PERCUSSION MAPS - Part 3

This is another revised and updated article from the past. This time looking at my ideas about Gongs and why I set them up the way I do.
In my solo music, I use 5 distinct gong stations
    1. the Kulintang
    2. the melodic gong play
    3. the Sound Plates
    4. the table Gongs/Bowls
    5. the large gong array.
The Kulintang  is a set of 8 pentatonic bossed gongs from the Philippines. They are similar to the gong chimes of the Indonesian gamelan.  While they aren’t tuned to specific Western pitches, they are tuned as a pentatonic set themselves. They are traditionally played on the center boss (also known as a knob, cup, or nipple) with soft wooden sticks. The sound is percussive and melodic. I can also strike the face to get more harmonics, or even turn them upside down and strike the sides getting a sound very much like church hand bells. Like everything else, I use different implements to change the tonality. Hard and soft cord vibe mallets bring out a very full, rich tone, while Vic Firth Blades create a lighter slapping sound.


The tuning runs from low on the left, to high on the right. Traditionally, they are set up in a straight line of 8 Gongs. I prefer to set them up in 2 rows as above.

In this arrangement, I can visually see, and play, note patterns as triangles.

I can also play note patterns as squares, or other geometric shapes. Being a visual person, I respond to the shapes of the music I make.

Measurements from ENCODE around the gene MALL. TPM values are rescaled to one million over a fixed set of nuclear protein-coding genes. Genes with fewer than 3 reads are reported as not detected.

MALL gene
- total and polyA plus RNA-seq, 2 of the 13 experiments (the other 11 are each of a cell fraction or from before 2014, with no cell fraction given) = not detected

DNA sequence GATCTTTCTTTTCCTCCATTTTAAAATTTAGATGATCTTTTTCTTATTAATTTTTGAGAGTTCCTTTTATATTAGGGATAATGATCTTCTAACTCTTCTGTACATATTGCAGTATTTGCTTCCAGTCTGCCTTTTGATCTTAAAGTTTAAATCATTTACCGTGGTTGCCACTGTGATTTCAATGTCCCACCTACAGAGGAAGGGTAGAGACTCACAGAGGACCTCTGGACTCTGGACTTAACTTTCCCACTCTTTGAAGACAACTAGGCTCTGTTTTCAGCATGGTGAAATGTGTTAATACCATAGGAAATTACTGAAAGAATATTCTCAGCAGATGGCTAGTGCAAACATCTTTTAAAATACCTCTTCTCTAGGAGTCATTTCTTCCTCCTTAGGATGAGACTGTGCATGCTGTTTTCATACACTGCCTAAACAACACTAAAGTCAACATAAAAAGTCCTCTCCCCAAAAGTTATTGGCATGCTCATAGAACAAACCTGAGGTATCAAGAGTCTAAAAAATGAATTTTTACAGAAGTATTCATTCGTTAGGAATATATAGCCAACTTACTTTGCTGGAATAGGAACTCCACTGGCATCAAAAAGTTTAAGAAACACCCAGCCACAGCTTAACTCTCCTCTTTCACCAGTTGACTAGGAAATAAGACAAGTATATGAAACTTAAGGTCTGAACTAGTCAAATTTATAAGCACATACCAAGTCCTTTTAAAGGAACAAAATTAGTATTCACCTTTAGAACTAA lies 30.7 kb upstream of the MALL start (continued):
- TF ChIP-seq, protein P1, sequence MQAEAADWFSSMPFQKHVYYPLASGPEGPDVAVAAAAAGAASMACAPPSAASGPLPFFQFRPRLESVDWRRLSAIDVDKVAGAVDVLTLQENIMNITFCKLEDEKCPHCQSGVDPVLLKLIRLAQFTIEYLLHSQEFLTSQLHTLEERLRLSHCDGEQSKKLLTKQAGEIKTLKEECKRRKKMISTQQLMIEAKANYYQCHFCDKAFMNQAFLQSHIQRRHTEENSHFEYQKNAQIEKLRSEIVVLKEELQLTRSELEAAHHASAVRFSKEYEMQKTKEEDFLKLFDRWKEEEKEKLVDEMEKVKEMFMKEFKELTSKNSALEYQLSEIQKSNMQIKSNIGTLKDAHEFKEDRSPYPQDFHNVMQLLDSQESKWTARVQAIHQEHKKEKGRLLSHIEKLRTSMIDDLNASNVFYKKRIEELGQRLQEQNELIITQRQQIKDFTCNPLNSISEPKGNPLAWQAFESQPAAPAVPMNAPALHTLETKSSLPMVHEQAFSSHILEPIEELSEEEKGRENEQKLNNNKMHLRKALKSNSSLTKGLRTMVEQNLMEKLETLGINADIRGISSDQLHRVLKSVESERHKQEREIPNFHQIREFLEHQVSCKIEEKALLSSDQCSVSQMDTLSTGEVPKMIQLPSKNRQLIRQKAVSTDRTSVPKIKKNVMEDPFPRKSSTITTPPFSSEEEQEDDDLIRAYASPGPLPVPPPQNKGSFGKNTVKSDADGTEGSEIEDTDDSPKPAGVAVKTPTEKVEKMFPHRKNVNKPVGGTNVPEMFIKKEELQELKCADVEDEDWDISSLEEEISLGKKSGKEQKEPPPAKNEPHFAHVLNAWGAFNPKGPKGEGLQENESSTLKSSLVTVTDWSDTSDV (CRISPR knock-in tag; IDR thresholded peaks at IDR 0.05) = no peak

The melodic gong play is made up of a variety of gongs I have selected over the years for their specific tunings. The top row are Thai (also known as Burma) gongs that form a set of 6, in an arbitrary scale that I put together for its melodic qualities. The second row comprises small Chinese Chau and Wind gongs, with a small bossed gong made by metalsmith Steve Hubback on the far right. They also comprise a scaled set that works out with the scale of the top row. The bottom two rows contain 4 larger bossed gongs that are used as the bass and chordal gongs in this set. There are also a wind and dish gong that are used for effects. While none of the gongs are tuned to a true pitch, they form a melodic set on their own, much like a gamelan orchestra is tuned to itself.
In the photo, we see a tone map for my song, Water Wheel. A 4-note repeating bass line is played on the large gongs (in red), while the 1st melody is played on the 2nd row of gongs (in blue), and the 2nd melody is played on the top row (in yellow). Accents are played on the wind and dish gongs. 

The Sound Plates are a specially constructed set of 6 aluminum tuned plates that I use for both melodic lines and special accents. Again, I think of the melodic relationship in the form of triangles, squares, lines, points, etc.
The Table Gongs & Bowls are small Gongs and Singing Bowls placed on percussion tables placed at the front of my set up. The Gongs produce a short, muted sound that I augment with a wood block for an Oriental effect. 


The above photo shows the 4 over 3 pattern that is part of Soundings #2. At other times the patterns will overlap or interlock. I can do the same sort of thing with the Singing Bowls.

With the Large Gong Array I again think and play in patterns (I’ve since added 2 more Gongs on the right hand side, giving me a symmetrical set up of 4/5/4 Gongs). So everything I do musically is based on visual cues and motions.

Whew! That was long. Now if you've hung in there, you'll have an idea of how I think and create music. I hope you've also been able to find some usable ideas as to mapping out your percussion ideas.

~ MB


Comments

  1. You have an excellent collection of gongs. This post has inspired me to maybe add some additional gongs to my percussion collection. They add great tones to a set or are great as an array like you have set up.

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